Bismuth, the 83rd element in the periodic table, has been known since ancient times, but was often confused with lead and tin. In 1753, Claude François Geoffroy from France demonstrated that bismuth is distinct from these elements. The word bismuth itself is derived from the German word 'wismuth' (white mass). Studies showed that it was used as early as the sixteenth century by the Incas, who mixed it with tin to prepare bismuth bronze for knives1. Bismuth was also the instrument of alchemy fraud in the London Stock Exchange — in the 1860s, a Hungarian refugee named Nicholas Papaffy convinced a large number of investors to support his alleged method to transform bismuth and aluminium into silver. This led to a surge in the price of bismuth on the metal market, and the opening of a new company in Leadenhall Street (home of the London Metal Exchange), but by then Papaffy had absconded with the rather large sum of £40,000 (ref. 2).

Bismuth is mainly found in the ores bismuthinite (bismuth sulfide) and bismite (bismuth oxide), but also occurs in its elemental state, in the form of crystals with an oxide layer of varying width that reflects iridescent colours (pictured). It is commonly obtained as a by-product in copper, lead and tin mining, and is therefore relatively inexpensive for a rare metal.

Frequently referred to as the heaviest stable isotope of any element — and for all practical purposes it is — bismuth-209 is nonetheless slightly radioactive. This was first predicted by theoretical studies, then demonstrated in 2003 by astrophysicists in France3, who showed that bismuth-209 has an incredibly long half-life of 1.9 × 1019 years (the age of the universe is estimated to be about 1.4 × 109 years).

Despite its location amid toxic heavy metals in the periodic table, bismuth and its compounds are remarkably harmless — many bismuth compounds are even less toxic than table salt (sodium chloride)4! This makes bismuth unique among the heavy metals, and has earned it the status of a 'green element'. For this reason, the world of cosmetic and medicinal chemistry has paid it particular attention. Bismuth oxychloride, for example, is used to impart a silvery sheen to cosmetics and personal care products. It is also marketed as BIRON powder, which has found applications in catheters for diagnostic and surgical procedures owing to its radio-opaque nature, and bismuth nitrate oxide is used as an antiseptic during surgery.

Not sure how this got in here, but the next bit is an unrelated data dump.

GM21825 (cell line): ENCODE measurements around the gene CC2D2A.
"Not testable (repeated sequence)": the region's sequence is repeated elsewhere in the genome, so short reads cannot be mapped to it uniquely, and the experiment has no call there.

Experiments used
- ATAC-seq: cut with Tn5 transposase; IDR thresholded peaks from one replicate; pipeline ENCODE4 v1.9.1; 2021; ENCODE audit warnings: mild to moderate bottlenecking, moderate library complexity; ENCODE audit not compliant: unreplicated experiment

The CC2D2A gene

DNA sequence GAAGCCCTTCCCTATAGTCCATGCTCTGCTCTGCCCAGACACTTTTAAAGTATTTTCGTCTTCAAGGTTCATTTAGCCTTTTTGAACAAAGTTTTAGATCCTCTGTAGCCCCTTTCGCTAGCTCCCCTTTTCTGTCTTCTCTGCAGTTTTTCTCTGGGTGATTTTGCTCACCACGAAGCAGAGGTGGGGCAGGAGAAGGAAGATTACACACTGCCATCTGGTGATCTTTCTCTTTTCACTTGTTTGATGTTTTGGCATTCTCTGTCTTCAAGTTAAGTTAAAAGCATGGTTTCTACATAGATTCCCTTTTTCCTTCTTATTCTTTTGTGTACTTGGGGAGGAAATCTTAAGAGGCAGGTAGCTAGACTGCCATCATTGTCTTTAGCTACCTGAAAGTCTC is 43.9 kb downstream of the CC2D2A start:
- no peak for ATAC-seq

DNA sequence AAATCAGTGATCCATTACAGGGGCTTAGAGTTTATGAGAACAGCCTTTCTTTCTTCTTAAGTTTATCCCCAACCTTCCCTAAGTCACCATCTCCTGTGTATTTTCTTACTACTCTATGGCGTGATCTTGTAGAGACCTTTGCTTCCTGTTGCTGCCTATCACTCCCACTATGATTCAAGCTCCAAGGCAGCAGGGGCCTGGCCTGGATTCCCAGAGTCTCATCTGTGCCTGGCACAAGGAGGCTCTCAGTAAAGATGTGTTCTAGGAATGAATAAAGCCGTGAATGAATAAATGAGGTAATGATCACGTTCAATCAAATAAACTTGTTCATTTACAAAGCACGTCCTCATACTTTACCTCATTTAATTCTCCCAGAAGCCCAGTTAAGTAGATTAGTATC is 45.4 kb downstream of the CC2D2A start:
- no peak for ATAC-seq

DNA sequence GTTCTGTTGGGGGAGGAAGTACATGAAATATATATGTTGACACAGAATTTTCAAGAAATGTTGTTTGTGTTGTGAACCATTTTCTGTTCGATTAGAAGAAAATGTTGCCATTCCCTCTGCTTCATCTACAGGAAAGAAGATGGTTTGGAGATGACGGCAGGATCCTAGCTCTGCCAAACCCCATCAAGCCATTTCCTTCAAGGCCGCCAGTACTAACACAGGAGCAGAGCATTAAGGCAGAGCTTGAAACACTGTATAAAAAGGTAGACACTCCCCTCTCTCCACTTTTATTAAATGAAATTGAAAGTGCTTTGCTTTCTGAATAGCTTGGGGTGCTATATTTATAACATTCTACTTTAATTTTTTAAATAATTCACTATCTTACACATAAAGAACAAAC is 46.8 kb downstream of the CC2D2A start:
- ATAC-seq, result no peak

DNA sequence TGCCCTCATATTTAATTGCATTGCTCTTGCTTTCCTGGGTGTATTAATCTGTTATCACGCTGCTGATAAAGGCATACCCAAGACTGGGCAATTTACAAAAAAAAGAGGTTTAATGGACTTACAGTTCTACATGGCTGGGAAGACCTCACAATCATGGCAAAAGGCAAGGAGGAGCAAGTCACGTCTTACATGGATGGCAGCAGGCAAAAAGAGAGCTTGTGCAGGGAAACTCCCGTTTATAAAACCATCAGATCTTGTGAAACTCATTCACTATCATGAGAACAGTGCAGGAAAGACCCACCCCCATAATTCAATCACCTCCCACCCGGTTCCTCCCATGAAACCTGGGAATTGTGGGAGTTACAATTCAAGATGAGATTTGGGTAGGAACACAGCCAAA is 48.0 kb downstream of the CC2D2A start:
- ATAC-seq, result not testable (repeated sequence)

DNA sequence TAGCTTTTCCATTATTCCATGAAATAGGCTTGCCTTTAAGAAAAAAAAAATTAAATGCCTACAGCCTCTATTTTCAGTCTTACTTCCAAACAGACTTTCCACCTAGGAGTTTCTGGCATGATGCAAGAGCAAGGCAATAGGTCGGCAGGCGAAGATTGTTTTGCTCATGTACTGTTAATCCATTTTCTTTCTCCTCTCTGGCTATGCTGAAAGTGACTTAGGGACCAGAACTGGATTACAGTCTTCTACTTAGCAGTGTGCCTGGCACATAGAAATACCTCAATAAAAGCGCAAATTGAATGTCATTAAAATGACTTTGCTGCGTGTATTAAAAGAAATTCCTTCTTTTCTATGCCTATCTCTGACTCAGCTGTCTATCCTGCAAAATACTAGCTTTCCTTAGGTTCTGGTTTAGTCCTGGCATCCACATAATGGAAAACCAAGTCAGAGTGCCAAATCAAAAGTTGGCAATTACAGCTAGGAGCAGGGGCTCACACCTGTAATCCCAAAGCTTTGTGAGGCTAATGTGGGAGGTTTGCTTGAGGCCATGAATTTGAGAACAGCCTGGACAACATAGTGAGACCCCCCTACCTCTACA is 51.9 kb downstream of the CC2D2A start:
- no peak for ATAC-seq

Perhaps the most well-known bismuth-based medicine is Peptobismol, now a widely available over-the-counter medicine in the US for stomach disorders. The active ingredient is bismuth oxide salicylate. It was first concocted by a doctor in his home in the early twentieth century to cure 'cholera infantum', an inflammatory disorder that afflicted infants suddenly, causing diarrhoea, vomiting and sometimes death5. Although the exact mechanisms of its action are not well understood, it is believed that it lines the abdominal walls with a protective coating that prevents further irritation.

Bismuth has many interesting properties that have led to several applications in industry, and it is commonly used in solders. It is one of the few substances (water being another) that expands on solidification, and has been used to prepare low-melting typesetting alloys that need to expand to fill printing moulds. Bismuth trioxide is also the main ingredient in fireworks called dragon's eggs — those that produce a visual display before exploding with a sharp crack. Bismuth has become popular as a replacement for the highly toxic metal lead, as it has a comparable density and many countries now prohibit the use of lead shot for hunting water birds. Bismuth is also, along with graphite, one of the most diamagnetic materials known — it is repelled by a magnetic field — and has found applications in magnetic levitation (Maglev) trains, which can achieve speeds of over 250 mph.

More recently, bismuth and its compounds in the +3 oxidation state have found significant applications as green Lewis acid catalysts in organic synthesis. The low toxicity of bismuth salts, their ease of handling and relatively low cost make bismuth compounds more attractive than other corrosive Lewis acids6. In addition to developing applications of bismuth(III) compounds in organic synthesis, we have developed some bismuth-salt-catalysed green-chemistry experiments for use in undergraduate laboratories7.

Bismuth is a therefore remarkable eco-friendly metal with numerous applications in everyday life. With increasing awareness for the environment, one can expect to see a rise in the use of green metals such as bismuth in applications ranging from organic synthesis to engineering.